“Some people (usually men) try to treat sex as an animal act. In a scene from the movie ‘A beautiful mind’, the brilliant but socially inept mathematician John Nash approaches an attractive woman in a bar ”Listen I don’t have the words to say whatever it is necessary to get you into bed so can we just pretend I said those things and skip to the part where we exchange bodily fluids?” He learns quickly from the imprint of her palm on his face that reductionism does not work well as a pick up line.

…When people truly act out their animal natures, society frowns in disapproval. John Nash gets slapped for telling what he thinks. A few states in the US allow legalized prostitution but no parents encourage their daughters to pursue such a career. Hollywood may glamorize adultery on screen but in real life it provokes pain and a rage sometimes strong enough to murder the rival or jump off a bridge.”

Another proof of human sex deep implications can be found when listening to rape victims and their counselors who unanimously agree that in all cases the real violence occurs on the inside and leads to years of depression, nightmares, memory loss and sexual dysfunctions. Victims testify that something far more than a body gets hurt, decades later the suffering persisting.

Yancey concludes “Sex may engage our bodies, but unlike such bodily functions as excretion, sneezing, and burping, it also touches our souls- as tenderly, and as precariously, as they can be touched.”

 

Love may start with feelings but is in essence significantly more.

Yes, romantic love most often starts with feelings of physical attraction and/or emotional attachment but for love to remain a source of fulfillment it must be carefully nurtured to become the soul fulfillment it is meant to be. It’s quite an ironic paradox of life that the more the physical attraction is used the more it fades. Unless the emotional, intellectual, spiritual attachments grow and become its inspiration.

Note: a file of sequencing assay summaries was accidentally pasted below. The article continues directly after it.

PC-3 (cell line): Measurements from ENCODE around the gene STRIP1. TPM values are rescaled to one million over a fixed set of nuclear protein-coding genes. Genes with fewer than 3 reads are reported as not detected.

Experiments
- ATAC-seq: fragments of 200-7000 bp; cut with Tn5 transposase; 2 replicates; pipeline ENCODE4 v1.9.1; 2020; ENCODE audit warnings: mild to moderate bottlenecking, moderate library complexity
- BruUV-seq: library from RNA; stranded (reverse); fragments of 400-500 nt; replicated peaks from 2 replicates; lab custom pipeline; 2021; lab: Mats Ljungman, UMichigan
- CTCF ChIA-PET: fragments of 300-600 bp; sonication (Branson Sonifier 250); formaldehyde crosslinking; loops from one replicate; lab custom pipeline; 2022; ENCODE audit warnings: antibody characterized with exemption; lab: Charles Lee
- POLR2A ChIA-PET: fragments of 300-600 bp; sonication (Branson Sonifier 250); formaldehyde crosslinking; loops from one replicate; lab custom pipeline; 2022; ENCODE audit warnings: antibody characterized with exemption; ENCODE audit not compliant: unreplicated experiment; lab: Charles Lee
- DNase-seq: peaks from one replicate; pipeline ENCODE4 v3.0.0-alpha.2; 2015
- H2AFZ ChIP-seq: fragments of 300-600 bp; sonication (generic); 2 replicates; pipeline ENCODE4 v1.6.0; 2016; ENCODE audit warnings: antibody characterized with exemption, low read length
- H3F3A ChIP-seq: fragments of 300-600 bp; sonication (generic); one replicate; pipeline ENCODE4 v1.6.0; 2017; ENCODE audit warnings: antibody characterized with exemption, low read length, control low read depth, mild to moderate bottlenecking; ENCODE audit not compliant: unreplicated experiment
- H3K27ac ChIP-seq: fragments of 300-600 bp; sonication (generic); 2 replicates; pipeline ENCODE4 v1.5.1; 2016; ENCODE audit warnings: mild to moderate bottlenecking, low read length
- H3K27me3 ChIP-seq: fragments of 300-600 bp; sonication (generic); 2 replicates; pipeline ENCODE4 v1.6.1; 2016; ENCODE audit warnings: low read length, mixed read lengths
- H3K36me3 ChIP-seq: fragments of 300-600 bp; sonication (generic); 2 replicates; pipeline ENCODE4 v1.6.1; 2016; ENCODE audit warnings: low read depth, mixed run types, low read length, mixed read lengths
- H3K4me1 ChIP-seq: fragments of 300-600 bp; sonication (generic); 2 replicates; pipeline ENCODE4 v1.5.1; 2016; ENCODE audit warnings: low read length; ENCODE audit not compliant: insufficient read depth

“We fall in love only when we are consciously or unconsciously sexually motivated. The second problem is that the experience of falling in love is invariably temporary. No matter whom we fall in love with, we sooner or later fall out of love if the relationship continues long enough. That is not to say that we invariably cease loving the person with whom we fell in love. But it is to say that the feeling of ecstatic lovingness that characterizes the experience of falling in love always passes. The honeymoon always ends. The bloom of romance always fades.” Psychiatrist M. Scott Peck

In his same book, the bestseller “The Road less travelled”, when talking about the notion of love, Scott Peck defines real love as the “will to extend one’s self for the purpose of nurturing one’s own or another’s spiritual growth”, the latter also resulting in one’s own spiritual growth. For Peck, love is intimately associated with self-discipline rather than with passion or feeling, uniting love of another and of self. Peck rejects the myth of romantic love, as well as other forms of ‘love’ like dependency (which does not foster growth of the other) and self-sacrifice (which can be a masochistic tolerance of abuse).

For him love requires hard work. It is attentive, courageous, and willing to risk loss, independence, commitment, and confrontation.